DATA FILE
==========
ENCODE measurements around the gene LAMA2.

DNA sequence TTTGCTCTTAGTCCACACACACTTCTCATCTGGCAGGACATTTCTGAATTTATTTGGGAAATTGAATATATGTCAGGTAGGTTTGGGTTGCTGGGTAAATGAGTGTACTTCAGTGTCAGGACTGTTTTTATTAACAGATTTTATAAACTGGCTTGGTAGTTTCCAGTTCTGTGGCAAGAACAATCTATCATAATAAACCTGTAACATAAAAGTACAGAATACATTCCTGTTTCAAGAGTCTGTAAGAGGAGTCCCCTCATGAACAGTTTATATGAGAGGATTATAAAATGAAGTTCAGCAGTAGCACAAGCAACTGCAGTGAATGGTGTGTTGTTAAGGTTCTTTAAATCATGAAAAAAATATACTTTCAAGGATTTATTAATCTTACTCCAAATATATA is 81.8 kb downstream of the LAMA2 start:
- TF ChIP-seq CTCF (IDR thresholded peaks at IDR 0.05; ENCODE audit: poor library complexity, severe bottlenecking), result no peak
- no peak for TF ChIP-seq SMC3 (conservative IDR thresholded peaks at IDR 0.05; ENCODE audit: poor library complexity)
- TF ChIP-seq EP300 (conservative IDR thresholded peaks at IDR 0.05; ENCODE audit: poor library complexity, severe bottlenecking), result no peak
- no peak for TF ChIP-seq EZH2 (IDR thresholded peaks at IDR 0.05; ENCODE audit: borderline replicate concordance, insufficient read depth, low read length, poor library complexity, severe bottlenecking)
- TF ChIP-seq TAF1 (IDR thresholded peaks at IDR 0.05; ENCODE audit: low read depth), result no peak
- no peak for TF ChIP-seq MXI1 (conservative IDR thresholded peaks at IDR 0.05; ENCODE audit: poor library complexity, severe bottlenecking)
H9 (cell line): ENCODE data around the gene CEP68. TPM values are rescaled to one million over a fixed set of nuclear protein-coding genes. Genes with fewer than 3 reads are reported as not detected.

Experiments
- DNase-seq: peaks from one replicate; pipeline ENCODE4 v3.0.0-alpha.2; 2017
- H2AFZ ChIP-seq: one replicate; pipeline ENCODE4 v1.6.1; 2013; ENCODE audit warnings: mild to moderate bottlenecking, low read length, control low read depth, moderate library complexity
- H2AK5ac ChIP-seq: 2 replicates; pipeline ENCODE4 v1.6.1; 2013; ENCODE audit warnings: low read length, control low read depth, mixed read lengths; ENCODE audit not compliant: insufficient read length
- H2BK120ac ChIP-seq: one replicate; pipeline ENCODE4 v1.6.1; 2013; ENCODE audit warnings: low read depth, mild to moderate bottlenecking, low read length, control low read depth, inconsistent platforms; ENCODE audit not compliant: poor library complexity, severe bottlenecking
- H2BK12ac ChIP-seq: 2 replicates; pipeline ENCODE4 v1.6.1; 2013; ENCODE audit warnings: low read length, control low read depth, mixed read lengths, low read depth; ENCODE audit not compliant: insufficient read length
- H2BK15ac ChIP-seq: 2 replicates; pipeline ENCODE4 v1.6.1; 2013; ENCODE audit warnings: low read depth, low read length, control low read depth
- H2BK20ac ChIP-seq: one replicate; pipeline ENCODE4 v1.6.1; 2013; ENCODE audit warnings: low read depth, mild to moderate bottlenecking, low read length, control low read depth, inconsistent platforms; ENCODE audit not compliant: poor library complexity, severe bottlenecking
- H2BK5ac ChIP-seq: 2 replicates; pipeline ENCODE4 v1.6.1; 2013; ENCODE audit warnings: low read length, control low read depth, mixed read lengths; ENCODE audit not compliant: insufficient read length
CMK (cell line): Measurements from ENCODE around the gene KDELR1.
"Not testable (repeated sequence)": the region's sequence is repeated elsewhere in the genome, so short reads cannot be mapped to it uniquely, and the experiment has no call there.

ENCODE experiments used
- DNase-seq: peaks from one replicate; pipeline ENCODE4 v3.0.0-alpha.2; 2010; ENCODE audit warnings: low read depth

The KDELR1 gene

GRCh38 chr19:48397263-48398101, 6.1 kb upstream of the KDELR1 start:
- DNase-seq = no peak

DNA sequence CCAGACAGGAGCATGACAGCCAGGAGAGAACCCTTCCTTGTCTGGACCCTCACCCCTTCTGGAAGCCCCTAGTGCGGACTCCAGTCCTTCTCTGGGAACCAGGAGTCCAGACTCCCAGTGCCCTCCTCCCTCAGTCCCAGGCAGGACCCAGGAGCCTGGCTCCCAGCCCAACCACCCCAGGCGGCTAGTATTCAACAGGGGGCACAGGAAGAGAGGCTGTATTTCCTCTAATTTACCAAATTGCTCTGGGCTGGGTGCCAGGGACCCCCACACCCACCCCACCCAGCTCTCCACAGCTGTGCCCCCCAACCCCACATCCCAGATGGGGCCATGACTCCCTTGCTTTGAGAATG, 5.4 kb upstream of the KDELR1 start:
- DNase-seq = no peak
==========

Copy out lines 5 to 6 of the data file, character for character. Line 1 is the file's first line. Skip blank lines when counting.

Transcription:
- TF ChIP-seq EP300 (conservative IDR thresholded peaks at IDR 0.05; ENCODE audit: poor library complexity, severe bottlenecking), result no peak
- no peak for TF ChIP-seq EZH2 (IDR thresholded peaks at IDR 0.05; ENCODE audit: borderline replicate concordance, insufficient read depth, low read length, poor library complexity, severe bottlenecking)